Mouth Cancer - Is Your Dental Practice Doing its Bit? Summary and Take-Home Message.

July 20, 2015

Thank you for following my 'Mouth Cancer – Is Your Dental Practice Doing its Bit?' series. Here is the summary and take-home message for those who would like all the information in one document.

Who's Responsibility?

So who’s responsibility is it to prevent the next case of oral cancer? The answer is YOURS and MINE! With a 60% escalation in oral cancer across the UK since the 1970’s and the raised public awareness that comes with it, patients are expecting their dentists and teams to thoroughly screen for the disease and do not have an issue with taking legal proceedings if something is missed.

The Issue

The problem is that not only are the cases of oral cancer rising but more importantly that it is not being detected early enough. Early detection is key to saving lives.

“A major problem is that more than half of all oral cancer cases have already metastasized to regional or distant structures at the time of detection which decreases the 5 year survival rate to less than 50% for tongue and floor of mouth cancers”(BDA, 2011).

Oral cancer, skin melanoma and cervical cancer cause about the same number of deaths each year, but oral cancer still has a worse ratio of deaths to cases.

Why are we still seeing this trend?

In May 2015, an article in the British Dental Journal highlighted that despite being aware of their professional duty of care to screen for oral cancer, clinicians said that

time constraints and a lack of experience, knowledge and confidence are barriers to screening and talking to patients about ‘cancer’. The study also reflected on the point that the whole dental team is often not trained in the early detection of oral cancer in general practice as access to CPD, time and funding are also standing in the way.

Outside of the dental world, there is no Government initiative to tackle oral cancer. Youngsters in secondary schools are not being educated about the risk factors as they start to experiment with lifestyle choices that increase their risk of developing the disease. This lack of education is worrying as more and more young people are dying from oral cancer. Only when patient and public awareness is boosted will symptoms for oral cancer begin to present earlier in general practice.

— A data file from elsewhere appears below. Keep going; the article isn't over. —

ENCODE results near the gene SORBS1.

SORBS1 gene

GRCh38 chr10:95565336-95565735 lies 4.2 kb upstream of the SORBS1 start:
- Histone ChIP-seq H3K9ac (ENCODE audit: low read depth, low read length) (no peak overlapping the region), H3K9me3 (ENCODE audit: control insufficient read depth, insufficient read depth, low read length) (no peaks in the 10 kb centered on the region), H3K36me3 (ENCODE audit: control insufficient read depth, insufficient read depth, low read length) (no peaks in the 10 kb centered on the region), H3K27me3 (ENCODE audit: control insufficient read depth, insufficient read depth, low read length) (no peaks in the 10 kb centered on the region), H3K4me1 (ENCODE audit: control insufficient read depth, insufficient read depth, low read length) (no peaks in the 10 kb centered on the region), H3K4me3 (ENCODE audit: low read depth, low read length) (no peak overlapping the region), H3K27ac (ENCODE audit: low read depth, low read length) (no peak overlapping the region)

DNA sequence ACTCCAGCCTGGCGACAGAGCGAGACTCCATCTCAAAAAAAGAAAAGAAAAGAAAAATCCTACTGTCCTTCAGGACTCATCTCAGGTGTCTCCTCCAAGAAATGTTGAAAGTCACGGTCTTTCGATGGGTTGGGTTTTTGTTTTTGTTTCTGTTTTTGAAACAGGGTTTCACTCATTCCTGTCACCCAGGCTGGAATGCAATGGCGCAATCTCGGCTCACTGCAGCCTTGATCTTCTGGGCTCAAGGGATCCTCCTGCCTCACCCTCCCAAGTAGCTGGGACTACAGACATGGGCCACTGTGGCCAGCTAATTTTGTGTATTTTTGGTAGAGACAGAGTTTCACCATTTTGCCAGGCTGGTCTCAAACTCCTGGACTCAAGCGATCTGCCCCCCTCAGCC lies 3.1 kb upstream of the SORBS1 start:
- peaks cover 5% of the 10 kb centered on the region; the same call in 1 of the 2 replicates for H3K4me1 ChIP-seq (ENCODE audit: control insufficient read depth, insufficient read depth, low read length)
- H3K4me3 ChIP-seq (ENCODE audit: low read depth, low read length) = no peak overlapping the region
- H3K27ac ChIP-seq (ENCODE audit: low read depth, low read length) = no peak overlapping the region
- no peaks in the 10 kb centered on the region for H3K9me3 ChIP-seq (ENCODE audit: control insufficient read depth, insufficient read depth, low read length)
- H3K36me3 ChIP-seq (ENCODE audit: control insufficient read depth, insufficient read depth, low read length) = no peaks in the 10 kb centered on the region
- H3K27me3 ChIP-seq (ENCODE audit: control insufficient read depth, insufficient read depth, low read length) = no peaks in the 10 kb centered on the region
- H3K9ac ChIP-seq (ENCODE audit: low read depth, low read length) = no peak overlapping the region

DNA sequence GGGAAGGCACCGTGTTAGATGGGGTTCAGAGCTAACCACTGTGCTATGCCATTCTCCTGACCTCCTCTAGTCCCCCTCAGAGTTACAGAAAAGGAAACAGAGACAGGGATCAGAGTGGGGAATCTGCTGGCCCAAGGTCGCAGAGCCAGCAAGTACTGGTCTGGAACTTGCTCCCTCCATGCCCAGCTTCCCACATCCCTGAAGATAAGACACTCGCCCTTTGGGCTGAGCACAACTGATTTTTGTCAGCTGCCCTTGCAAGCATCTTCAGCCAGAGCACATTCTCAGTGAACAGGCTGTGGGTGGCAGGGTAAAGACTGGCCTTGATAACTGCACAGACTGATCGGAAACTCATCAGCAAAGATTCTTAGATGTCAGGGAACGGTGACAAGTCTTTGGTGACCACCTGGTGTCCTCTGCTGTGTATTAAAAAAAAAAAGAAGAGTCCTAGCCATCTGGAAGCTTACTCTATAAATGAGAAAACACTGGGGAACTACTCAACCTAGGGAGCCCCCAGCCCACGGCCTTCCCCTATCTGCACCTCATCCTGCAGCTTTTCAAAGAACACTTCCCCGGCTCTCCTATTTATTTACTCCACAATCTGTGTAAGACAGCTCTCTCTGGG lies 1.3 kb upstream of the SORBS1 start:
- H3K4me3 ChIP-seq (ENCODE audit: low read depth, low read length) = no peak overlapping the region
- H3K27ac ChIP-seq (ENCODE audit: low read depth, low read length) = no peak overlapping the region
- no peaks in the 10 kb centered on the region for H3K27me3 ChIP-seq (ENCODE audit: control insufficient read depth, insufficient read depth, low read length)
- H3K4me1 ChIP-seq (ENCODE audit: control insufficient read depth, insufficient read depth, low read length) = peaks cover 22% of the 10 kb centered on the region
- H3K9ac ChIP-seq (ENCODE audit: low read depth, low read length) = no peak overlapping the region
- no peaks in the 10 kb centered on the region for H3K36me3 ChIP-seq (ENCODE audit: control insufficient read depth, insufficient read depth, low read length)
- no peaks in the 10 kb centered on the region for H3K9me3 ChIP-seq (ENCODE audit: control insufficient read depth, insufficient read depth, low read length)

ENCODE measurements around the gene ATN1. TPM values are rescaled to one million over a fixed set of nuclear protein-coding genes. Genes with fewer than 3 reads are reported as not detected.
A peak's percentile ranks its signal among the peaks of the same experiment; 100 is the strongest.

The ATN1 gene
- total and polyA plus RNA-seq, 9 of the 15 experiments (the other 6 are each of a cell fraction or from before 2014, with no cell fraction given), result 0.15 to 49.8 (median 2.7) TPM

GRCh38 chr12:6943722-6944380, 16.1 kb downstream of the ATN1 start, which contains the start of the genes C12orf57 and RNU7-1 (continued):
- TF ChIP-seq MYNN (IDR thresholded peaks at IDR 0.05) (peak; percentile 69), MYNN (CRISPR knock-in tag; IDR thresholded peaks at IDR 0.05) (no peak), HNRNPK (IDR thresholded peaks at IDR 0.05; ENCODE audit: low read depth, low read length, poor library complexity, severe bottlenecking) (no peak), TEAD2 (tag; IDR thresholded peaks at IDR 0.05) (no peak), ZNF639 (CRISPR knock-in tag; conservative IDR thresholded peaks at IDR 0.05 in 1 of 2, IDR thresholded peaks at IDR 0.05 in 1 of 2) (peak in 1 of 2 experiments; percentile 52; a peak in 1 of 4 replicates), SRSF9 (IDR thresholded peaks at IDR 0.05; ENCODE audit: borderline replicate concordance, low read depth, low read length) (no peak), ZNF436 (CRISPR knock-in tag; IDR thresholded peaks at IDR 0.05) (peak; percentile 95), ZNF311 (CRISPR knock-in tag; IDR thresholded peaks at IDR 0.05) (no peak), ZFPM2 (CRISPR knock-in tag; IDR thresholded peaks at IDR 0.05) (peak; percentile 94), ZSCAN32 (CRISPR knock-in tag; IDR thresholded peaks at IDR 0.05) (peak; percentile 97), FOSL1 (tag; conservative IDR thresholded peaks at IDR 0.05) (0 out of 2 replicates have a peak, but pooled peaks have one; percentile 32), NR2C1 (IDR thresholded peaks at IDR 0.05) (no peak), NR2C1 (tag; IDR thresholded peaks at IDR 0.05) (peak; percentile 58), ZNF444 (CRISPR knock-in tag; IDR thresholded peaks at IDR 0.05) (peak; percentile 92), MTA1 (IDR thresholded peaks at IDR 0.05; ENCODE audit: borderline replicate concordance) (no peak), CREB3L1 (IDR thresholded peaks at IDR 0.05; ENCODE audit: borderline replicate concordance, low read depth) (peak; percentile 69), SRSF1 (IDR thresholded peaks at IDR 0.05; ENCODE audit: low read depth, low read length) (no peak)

So, what can we do in your general dental practice?

We can make a huge difference in raising oral cancer awareness and detecting it earlier in general dental practice by:-

  1. Developing an oral cancer management strategy for the early detection of oral cancer.
  2. Training the whole team in verifiable oral cancer management CPD – now a GDC recommended/ core CPD topic for clinicians (http://pmp-consulting.co.uk/services-oral-cancer-cpd.html).
  3. Clarifying each team member’s role and responsibilities within the practice’s early detection system.
  4. ‘Triaging’ new patients for oral cancer before placing them on a waiting list.
  5. Ensuring that every patient is screened opportunistically and in line with medico-legal guidance from the BDA.
  6. Establishing a referral pathway with a specialist department with a ‘fast track’ system in place.
  7. Using a custom-made format for documenting screenings systematically.
  8. Following NICE guidelines for the referral of oral cancer.
  9. Ensuring that all staff is knowledgeable and sensitive in speaking to patients during screenings and, particularly, if a referral is made.
  10. Educating patients about oral cancer and self-screening eg advice leaflets, posters, verbal communication.
  11. Offering free screening days and supporting national campaigns (http://www.mouthcancer.org).
  12. Contacting your local media about assisting in the promotion of an oral cancer event you might be organising.

The ‘Take-Home’ message.

Within CQC Outcomes 1 and 4, inspectors are now looking for evidence that our teams ‘care’ about safeguarding patients against oral cancer. Not only does an oral cancer management system in practice safeguard your patients’ oral and systemic health but also assists in meeting our professional obligation to do so. The take-home message is definitely “Learn, screen, talk and educate”.

 

 

 

 

 

 

 

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